A militant group in the Niger Delta said it targeted a Chevron pipeline in the region after the company failed to heed a warning issued in mid-May.
In a May 12 statement, the Nigerian militant group warned Chevron that it should be wary of working in the region because, while the government and international oil companies work to exploit the reserves, the people in the region are left “to rot.”
“We are coming for you,” spokesperson Mudoch Agbinibo said at the time.
The group in a manifesto released earlier this month warned oil companies the attacks on their infrastructure was “just the beginning.” The Niger Delta Avengers said it was frustrated by what it saw as a lack of attention to the region paid by Nigerian President Muhammadu Buhari.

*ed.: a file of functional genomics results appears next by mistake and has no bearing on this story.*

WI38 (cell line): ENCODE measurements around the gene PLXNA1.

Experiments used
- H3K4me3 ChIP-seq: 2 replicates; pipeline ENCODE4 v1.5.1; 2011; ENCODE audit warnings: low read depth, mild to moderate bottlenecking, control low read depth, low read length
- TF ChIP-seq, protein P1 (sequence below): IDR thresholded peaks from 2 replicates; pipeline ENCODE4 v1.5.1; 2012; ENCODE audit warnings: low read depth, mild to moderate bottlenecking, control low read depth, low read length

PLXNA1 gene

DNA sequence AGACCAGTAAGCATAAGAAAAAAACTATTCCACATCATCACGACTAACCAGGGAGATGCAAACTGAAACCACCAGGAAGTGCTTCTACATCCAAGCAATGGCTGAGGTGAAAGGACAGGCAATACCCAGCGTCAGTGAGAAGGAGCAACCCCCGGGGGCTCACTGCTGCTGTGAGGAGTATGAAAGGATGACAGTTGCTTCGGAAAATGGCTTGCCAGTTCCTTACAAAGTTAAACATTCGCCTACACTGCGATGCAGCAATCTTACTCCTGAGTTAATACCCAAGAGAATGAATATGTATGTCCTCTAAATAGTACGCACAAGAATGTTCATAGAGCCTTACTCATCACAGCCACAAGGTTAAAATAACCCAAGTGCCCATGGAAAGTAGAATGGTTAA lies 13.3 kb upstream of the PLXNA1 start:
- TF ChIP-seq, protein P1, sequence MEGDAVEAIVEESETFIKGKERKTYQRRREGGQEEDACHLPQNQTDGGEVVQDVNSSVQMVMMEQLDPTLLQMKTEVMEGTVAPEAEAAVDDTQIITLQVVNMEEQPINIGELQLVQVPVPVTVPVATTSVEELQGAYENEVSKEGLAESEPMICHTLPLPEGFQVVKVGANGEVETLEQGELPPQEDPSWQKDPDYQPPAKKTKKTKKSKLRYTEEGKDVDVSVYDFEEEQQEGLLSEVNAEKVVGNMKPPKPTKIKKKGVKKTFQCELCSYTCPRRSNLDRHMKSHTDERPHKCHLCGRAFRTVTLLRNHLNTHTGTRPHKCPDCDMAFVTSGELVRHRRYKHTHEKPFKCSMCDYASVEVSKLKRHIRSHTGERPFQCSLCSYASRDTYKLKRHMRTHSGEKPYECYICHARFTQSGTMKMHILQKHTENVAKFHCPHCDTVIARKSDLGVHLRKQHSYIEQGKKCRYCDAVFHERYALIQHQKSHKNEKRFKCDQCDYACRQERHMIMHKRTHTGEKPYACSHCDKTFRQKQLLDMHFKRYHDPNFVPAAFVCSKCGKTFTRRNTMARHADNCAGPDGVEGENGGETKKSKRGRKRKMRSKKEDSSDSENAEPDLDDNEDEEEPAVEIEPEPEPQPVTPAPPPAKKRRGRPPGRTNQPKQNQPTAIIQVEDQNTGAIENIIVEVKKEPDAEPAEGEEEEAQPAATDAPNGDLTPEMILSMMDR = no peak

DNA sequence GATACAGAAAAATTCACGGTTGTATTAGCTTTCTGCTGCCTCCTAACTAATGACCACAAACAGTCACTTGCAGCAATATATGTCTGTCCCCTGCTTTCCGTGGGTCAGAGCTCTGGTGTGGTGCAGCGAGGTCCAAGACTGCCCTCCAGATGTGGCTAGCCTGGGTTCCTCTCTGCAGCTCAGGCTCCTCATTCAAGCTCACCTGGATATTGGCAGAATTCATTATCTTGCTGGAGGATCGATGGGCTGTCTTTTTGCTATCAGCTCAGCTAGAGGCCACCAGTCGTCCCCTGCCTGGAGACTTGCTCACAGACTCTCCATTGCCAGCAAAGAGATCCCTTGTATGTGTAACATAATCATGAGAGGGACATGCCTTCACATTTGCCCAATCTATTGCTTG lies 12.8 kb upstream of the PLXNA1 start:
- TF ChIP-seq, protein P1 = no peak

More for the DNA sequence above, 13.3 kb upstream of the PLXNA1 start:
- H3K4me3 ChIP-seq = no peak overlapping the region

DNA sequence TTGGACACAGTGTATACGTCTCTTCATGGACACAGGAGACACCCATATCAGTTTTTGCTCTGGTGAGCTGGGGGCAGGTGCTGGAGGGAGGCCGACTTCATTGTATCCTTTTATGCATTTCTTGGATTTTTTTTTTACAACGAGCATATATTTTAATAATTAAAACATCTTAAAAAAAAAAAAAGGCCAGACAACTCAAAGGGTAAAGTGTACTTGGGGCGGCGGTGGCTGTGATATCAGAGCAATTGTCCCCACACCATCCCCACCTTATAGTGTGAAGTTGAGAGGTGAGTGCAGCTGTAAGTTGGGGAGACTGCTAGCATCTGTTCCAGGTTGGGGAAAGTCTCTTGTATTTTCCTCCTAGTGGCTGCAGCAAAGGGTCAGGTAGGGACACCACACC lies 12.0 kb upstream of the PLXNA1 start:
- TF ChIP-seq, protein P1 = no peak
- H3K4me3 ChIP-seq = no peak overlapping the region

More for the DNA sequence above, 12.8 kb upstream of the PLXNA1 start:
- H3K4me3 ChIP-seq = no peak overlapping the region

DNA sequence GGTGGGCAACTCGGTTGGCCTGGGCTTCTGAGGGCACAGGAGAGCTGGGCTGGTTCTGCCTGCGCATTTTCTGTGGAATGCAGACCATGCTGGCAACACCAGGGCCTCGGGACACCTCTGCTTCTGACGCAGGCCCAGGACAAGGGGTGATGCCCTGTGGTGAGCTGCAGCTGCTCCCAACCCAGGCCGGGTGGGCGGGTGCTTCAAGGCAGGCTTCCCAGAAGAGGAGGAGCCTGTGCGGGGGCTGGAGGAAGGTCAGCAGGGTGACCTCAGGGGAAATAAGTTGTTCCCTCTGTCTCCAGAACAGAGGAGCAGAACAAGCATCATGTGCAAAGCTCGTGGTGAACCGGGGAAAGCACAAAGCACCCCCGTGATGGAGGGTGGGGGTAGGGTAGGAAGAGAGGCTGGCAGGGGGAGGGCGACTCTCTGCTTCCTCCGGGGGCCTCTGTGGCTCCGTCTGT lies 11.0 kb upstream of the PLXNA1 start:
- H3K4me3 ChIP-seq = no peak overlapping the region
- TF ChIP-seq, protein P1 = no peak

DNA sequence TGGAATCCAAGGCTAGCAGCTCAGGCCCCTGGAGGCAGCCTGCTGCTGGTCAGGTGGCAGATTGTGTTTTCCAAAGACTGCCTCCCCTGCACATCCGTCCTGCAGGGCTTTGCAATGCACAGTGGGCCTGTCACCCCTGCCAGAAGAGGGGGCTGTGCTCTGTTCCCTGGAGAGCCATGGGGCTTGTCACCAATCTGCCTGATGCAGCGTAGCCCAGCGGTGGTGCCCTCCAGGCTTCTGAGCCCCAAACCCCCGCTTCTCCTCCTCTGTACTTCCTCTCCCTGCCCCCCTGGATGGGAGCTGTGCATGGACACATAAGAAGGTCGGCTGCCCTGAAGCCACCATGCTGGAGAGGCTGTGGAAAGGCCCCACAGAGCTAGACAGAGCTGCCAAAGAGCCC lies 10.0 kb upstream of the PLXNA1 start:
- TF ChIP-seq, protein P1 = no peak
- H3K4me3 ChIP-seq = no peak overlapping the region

Nigeria’s oil-dependent economy has struggled under the strains that have emerged since crude oil prices first dropped below the $100 per barrel mark in 2014. The International Monetary Fund warned the impact of lower oil prices were adding to pressure from an economy in need of deep structural reforms. From the pressure of oil prices alone, the government’s deficit doubled to about 3 percent of the gross domestic product last year.
A country profile from the U.S. Energy Information Administration said Nigerian production peaked at 2.4 million bpd in 2005, and activity since then has been curbed in part by violence in the Niger Delta region that forced many energy companies to evacuate their staff.
Concerns about the lack of crude oil supplies in recent weeks pushed the price of oil higher. Brent and West Texas Intermediate, the two primary benchmarks for the price of oil, both breached $50 per barrel in early trading Thursday in part because of supply disruptions in Nigeria.